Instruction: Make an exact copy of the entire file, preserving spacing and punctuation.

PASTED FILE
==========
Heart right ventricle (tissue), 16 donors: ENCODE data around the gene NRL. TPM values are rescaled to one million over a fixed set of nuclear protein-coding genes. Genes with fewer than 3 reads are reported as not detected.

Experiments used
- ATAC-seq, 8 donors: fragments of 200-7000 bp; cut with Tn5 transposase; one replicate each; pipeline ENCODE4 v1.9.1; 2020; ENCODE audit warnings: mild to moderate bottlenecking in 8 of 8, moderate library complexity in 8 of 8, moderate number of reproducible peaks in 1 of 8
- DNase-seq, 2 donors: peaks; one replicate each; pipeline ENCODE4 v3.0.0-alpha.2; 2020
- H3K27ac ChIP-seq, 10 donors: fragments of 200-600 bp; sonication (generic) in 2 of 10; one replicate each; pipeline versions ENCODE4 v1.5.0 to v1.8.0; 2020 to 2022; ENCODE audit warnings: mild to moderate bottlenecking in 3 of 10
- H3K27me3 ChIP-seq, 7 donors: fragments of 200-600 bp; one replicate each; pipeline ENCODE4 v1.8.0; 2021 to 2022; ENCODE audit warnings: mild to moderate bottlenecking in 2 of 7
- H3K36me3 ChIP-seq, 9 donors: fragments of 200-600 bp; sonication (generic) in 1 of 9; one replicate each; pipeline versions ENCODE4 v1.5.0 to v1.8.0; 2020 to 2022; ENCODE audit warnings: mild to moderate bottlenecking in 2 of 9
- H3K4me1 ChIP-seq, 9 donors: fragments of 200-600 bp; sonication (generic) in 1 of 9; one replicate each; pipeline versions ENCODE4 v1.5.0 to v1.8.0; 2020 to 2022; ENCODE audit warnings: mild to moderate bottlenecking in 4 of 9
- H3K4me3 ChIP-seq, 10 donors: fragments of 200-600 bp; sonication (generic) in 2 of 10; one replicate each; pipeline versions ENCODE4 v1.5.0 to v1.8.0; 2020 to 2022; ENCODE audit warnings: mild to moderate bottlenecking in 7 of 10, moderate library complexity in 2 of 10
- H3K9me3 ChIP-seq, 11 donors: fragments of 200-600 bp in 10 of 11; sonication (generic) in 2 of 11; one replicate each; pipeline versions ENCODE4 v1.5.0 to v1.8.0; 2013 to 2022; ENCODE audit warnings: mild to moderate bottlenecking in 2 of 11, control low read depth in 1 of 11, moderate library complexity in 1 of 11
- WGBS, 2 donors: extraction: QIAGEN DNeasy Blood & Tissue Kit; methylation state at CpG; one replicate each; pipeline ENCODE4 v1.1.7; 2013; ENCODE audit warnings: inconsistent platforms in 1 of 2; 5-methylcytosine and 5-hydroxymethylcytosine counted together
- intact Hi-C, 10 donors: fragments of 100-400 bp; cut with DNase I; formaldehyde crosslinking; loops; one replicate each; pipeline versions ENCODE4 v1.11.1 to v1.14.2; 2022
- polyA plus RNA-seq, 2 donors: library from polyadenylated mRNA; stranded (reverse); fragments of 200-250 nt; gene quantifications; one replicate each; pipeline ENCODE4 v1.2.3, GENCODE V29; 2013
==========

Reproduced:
Heart right ventricle (tissue), 16 donors: ENCODE data around the gene NRL. TPM values are rescaled to one million over a fixed set of nuclear protein-coding genes. Genes with fewer than 3 reads are reported as not detected.

Experiments used
- ATAC-seq, 8 donors: fragments of 200-7000 bp; cut with Tn5 transposase; one replicate each; pipeline ENCODE4 v1.9.1; 2020; ENCODE audit warnings: mild to moderate bottlenecking in 8 of 8, moderate library complexity in 8 of 8, moderate number of reproducible peaks in 1 of 8
- DNase-seq, 2 donors: peaks; one replicate each; pipeline ENCODE4 v3.0.0-alpha.2; 2020
- H3K27ac ChIP-seq, 10 donors: fragments of 200-600 bp; sonication (generic) in 2 of 10; one replicate each; pipeline versions ENCODE4 v1.5.0 to v1.8.0; 2020 to 2022; ENCODE audit warnings: mild to moderate bottlenecking in 3 of 10
- H3K27me3 ChIP-seq, 7 donors: fragments of 200-600 bp; one replicate each; pipeline ENCODE4 v1.8.0; 2021 to 2022; ENCODE audit warnings: mild to moderate bottlenecking in 2 of 7
- H3K36me3 ChIP-seq, 9 donors: fragments of 200-600 bp; sonication (generic) in 1 of 9; one replicate each; pipeline versions ENCODE4 v1.5.0 to v1.8.0; 2020 to 2022; ENCODE audit warnings: mild to moderate bottlenecking in 2 of 9
- H3K4me1 ChIP-seq, 9 donors: fragments of 200-600 bp; sonication (generic) in 1 of 9; one replicate each; pipeline versions ENCODE4 v1.5.0 to v1.8.0; 2020 to 2022; ENCODE audit warnings: mild to moderate bottlenecking in 4 of 9
- H3K4me3 ChIP-seq, 10 donors: fragments of 200-600 bp; sonication (generic) in 2 of 10; one replicate each; pipeline versions ENCODE4 v1.5.0 to v1.8.0; 2020 to 2022; ENCODE audit warnings: mild to moderate bottlenecking in 7 of 10, moderate library complexity in 2 of 10
- H3K9me3 ChIP-seq, 11 donors: fragments of 200-600 bp in 10 of 11; sonication (generic) in 2 of 11; one replicate each; pipeline versions ENCODE4 v1.5.0 to v1.8.0; 2013 to 2022; ENCODE audit warnings: mild to moderate bottlenecking in 2 of 11, control low read depth in 1 of 11, moderate library complexity in 1 of 11
- WGBS, 2 donors: extraction: QIAGEN DNeasy Blood & Tissue Kit; methylation state at CpG; one replicate each; pipeline ENCODE4 v1.1.7; 2013; ENCODE audit warnings: inconsistent platforms in 1 of 2; 5-methylcytosine and 5-hydroxymethylcytosine counted together
- intact Hi-C, 10 donors: fragments of 100-400 bp; cut with DNase I; formaldehyde crosslinking; loops; one replicate each; pipeline versions ENCODE4 v1.11.1 to v1.14.2; 2022
- polyA plus RNA-seq, 2 donors: library from polyadenylated mRNA; stranded (reverse); fragments of 200-250 nt; gene quantifications; one replicate each; pipeline ENCODE4 v1.2.3, GENCODE V29; 2013